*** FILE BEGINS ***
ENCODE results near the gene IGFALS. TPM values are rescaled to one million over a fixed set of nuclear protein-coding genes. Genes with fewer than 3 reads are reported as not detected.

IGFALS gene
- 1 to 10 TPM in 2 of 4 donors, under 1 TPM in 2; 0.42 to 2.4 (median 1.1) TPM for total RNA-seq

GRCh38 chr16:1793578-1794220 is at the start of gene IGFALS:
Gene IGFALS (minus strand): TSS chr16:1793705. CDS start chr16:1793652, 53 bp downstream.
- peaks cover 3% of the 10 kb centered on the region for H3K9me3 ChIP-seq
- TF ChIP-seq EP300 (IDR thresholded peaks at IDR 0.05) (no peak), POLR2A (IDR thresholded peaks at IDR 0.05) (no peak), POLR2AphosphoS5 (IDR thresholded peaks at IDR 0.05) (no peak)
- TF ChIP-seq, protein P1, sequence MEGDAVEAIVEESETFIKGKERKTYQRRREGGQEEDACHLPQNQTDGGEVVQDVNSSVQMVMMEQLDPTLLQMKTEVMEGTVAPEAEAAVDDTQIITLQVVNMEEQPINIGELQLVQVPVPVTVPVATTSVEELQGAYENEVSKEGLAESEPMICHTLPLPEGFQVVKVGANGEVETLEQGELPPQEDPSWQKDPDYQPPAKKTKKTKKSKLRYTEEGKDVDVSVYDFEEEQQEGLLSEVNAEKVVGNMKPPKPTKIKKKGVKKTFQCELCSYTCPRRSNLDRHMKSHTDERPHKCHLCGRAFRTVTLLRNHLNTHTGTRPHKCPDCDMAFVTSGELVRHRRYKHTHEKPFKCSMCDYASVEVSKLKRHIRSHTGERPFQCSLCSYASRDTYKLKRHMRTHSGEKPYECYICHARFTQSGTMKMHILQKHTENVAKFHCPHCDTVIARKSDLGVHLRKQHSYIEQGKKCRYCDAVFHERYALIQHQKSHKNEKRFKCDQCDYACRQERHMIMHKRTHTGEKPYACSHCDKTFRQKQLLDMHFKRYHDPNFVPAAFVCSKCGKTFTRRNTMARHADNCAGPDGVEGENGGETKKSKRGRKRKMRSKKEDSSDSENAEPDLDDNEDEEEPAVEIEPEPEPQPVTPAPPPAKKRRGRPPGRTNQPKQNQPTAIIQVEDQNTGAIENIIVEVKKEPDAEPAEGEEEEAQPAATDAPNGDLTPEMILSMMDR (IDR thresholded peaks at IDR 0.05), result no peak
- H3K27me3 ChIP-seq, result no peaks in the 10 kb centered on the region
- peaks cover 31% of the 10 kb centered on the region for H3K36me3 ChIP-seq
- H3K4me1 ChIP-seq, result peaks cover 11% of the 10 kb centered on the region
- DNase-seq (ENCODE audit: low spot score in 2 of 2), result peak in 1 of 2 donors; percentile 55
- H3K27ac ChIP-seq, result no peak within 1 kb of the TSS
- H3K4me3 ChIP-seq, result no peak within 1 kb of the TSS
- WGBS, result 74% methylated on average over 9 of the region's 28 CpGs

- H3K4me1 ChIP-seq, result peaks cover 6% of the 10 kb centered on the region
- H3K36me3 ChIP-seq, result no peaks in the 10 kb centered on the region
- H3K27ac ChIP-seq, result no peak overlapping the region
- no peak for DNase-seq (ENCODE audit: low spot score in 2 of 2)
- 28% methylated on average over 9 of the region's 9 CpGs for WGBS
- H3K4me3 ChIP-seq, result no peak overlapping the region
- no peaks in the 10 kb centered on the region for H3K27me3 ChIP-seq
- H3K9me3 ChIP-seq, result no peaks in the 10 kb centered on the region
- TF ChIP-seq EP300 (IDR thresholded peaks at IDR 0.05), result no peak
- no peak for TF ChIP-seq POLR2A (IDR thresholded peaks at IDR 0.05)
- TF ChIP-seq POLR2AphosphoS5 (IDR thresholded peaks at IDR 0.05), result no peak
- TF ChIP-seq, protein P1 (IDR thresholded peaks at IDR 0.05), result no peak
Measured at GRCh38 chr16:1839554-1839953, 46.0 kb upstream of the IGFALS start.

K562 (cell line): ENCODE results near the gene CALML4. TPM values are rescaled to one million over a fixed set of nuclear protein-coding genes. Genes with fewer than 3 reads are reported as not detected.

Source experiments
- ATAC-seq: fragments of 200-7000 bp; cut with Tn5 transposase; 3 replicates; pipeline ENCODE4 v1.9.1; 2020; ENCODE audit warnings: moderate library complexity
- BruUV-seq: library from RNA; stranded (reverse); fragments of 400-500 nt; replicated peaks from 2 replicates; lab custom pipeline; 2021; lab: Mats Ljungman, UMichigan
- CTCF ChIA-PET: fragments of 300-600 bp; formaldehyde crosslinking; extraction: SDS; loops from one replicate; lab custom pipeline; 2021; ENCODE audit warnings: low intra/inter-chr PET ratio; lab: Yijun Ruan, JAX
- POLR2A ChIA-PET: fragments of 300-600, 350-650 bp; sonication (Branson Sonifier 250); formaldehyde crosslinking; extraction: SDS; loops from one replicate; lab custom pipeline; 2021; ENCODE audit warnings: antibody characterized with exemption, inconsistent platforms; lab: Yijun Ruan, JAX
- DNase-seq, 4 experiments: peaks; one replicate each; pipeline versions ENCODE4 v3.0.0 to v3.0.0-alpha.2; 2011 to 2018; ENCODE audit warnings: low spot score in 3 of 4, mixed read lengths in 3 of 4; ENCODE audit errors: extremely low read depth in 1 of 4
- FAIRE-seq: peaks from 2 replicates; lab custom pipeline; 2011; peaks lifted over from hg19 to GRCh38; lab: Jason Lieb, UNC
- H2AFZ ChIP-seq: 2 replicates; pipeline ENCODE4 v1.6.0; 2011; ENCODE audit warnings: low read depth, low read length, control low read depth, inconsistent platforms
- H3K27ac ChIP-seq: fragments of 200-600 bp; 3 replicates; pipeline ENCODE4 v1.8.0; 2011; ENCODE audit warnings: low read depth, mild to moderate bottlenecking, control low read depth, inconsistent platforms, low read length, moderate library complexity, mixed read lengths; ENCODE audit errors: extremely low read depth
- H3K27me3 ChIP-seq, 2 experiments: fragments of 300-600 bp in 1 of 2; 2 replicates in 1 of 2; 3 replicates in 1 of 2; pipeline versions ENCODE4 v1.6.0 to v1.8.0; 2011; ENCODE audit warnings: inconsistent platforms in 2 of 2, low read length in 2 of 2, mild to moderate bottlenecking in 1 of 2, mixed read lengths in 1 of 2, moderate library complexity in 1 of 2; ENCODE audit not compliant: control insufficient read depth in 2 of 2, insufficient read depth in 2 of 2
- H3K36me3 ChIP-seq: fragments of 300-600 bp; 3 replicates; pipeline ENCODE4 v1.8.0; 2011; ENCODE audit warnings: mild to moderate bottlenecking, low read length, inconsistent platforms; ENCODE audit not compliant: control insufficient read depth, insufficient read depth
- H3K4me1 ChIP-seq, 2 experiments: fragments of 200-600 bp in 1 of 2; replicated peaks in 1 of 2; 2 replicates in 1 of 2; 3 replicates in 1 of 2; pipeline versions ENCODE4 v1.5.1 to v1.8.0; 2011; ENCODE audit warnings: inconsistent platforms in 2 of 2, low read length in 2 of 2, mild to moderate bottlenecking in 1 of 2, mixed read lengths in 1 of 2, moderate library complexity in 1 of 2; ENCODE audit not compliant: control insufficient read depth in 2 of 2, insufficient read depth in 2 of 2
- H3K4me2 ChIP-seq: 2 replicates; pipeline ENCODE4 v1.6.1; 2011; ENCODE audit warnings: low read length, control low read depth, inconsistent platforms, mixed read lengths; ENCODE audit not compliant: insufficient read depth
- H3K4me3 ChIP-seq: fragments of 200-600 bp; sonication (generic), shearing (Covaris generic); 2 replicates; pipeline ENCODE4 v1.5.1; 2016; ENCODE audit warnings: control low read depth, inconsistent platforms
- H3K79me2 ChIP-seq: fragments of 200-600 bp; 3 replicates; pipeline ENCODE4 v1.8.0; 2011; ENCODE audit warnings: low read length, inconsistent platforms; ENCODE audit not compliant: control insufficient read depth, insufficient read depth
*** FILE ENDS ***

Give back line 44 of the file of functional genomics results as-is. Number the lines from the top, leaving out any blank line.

- H3K79me2 ChIP-seq: fragments of 200-600 bp; 3 replicates; pipeline ENCODE4 v1.8.0; 2011; ENCODE audit warnings: low read length, inconsistent platforms; ENCODE audit not compliant: control insufficient read depth, insufficient read depth